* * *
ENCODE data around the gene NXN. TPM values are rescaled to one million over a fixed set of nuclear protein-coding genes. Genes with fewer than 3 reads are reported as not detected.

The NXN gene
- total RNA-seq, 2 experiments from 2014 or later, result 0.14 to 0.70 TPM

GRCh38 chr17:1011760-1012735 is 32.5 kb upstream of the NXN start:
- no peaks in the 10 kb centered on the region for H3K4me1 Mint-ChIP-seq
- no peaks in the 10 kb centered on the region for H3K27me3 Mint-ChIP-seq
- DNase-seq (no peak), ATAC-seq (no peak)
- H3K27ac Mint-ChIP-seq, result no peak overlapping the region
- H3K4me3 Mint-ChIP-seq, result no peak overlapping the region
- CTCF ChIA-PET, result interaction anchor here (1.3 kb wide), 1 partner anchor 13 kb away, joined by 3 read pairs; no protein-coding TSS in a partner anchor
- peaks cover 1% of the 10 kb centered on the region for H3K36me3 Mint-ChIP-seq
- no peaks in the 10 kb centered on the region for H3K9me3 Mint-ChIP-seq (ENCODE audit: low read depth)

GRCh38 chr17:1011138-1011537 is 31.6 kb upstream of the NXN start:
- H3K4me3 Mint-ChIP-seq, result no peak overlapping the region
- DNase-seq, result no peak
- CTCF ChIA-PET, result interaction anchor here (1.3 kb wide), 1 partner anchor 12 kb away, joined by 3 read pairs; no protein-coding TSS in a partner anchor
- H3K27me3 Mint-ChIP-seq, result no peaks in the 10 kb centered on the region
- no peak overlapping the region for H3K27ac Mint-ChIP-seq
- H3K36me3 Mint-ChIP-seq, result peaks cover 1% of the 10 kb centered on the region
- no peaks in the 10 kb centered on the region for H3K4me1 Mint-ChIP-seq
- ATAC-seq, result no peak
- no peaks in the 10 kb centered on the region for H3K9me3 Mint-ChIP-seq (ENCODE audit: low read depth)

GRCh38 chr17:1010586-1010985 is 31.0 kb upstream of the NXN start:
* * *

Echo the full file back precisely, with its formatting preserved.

ENCODE data around the gene NXN. TPM values are rescaled to one million over a fixed set of nuclear protein-coding genes. Genes with fewer than 3 reads are reported as not detected.

The NXN gene
- total RNA-seq, 2 experiments from 2014 or later, result 0.14 to 0.70 TPM

GRCh38 chr17:1011760-1012735 is 32.5 kb upstream of the NXN start:
- no peaks in the 10 kb centered on the region for H3K4me1 Mint-ChIP-seq
- no peaks in the 10 kb centered on the region for H3K27me3 Mint-ChIP-seq
- DNase-seq (no peak), ATAC-seq (no peak)
- H3K27ac Mint-ChIP-seq, result no peak overlapping the region
- H3K4me3 Mint-ChIP-seq, result no peak overlapping the region
- CTCF ChIA-PET, result interaction anchor here (1.3 kb wide), 1 partner anchor 13 kb away, joined by 3 read pairs; no protein-coding TSS in a partner anchor
- peaks cover 1% of the 10 kb centered on the region for H3K36me3 Mint-ChIP-seq
- no peaks in the 10 kb centered on the region for H3K9me3 Mint-ChIP-seq (ENCODE audit: low read depth)

GRCh38 chr17:1011138-1011537 is 31.6 kb upstream of the NXN start:
- H3K4me3 Mint-ChIP-seq, result no peak overlapping the region
- DNase-seq, result no peak
- CTCF ChIA-PET, result interaction anchor here (1.3 kb wide), 1 partner anchor 12 kb away, joined by 3 read pairs; no protein-coding TSS in a partner anchor
- H3K27me3 Mint-ChIP-seq, result no peaks in the 10 kb centered on the region
- no peak overlapping the region for H3K27ac Mint-ChIP-seq
- H3K36me3 Mint-ChIP-seq, result peaks cover 1% of the 10 kb centered on the region
- no peaks in the 10 kb centered on the region for H3K4me1 Mint-ChIP-seq
- ATAC-seq, result no peak
- no peaks in the 10 kb centered on the region for H3K9me3 Mint-ChIP-seq (ENCODE audit: low read depth)

GRCh38 chr17:1010586-1010985 is 31.0 kb upstream of the NXN start: